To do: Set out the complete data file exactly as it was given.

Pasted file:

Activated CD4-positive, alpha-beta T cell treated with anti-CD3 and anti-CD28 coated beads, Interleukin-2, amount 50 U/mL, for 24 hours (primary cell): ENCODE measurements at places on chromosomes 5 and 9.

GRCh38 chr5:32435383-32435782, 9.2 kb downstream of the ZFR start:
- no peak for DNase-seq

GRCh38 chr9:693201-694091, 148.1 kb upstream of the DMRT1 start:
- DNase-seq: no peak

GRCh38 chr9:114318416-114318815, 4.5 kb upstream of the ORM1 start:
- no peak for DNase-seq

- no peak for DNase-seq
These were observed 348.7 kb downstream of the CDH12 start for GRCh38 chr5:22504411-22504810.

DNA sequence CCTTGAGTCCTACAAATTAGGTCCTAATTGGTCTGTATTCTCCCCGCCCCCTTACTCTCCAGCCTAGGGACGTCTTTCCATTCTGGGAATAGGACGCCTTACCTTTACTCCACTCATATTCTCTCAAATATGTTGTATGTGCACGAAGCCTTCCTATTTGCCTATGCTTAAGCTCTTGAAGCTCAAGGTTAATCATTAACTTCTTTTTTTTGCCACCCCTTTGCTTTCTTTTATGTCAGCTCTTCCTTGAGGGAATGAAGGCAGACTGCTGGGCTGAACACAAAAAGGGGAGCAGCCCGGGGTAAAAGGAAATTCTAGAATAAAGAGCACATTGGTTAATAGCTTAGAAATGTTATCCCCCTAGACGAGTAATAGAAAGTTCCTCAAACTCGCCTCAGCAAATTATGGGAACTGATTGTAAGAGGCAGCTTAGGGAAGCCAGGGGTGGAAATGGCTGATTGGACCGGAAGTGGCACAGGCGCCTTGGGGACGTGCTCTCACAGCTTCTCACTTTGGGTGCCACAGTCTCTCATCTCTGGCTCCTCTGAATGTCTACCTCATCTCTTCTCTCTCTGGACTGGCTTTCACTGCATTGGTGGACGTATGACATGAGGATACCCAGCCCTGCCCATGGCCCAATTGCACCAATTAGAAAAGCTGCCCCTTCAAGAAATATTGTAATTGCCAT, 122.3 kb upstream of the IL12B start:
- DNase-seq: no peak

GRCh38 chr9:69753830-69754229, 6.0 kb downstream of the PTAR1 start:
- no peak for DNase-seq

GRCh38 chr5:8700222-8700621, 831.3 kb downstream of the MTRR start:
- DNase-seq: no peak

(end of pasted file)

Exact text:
Activated CD4-positive, alpha-beta T cell treated with anti-CD3 and anti-CD28 coated beads, Interleukin-2, amount 50 U/mL, for 24 hours (primary cell): ENCODE measurements at places on chromosomes 5 and 9.

GRCh38 chr5:32435383-32435782, 9.2 kb downstream of the ZFR start:
- no peak for DNase-seq

GRCh38 chr9:693201-694091, 148.1 kb upstream of the DMRT1 start:
- DNase-seq: no peak

GRCh38 chr9:114318416-114318815, 4.5 kb upstream of the ORM1 start:
- no peak for DNase-seq

- no peak for DNase-seq
These were observed 348.7 kb downstream of the CDH12 start for GRCh38 chr5:22504411-22504810.

DNA sequence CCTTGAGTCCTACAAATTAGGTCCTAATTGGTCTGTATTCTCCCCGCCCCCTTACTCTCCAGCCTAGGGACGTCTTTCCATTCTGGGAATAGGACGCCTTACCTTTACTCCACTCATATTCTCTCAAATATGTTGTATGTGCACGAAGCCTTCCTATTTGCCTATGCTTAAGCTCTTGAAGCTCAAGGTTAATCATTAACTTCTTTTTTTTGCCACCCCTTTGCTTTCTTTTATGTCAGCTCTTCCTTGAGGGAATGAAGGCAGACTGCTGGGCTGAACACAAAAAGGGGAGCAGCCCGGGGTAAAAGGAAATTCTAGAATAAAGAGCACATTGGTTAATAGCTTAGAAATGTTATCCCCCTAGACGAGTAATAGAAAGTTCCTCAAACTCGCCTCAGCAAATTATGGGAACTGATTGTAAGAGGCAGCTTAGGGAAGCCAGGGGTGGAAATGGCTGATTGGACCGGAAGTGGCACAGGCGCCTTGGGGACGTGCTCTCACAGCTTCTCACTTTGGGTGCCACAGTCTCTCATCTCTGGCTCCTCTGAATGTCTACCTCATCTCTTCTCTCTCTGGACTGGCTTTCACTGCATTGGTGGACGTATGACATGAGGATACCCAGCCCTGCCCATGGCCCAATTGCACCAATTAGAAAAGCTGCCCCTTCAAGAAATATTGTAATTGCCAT, 122.3 kb upstream of the IL12B start:
- DNase-seq: no peak

GRCh38 chr9:69753830-69754229, 6.0 kb downstream of the PTAR1 start:
- no peak for DNase-seq

GRCh38 chr5:8700222-8700621, 831.3 kb downstream of the MTRR start:
- DNase-seq: no peak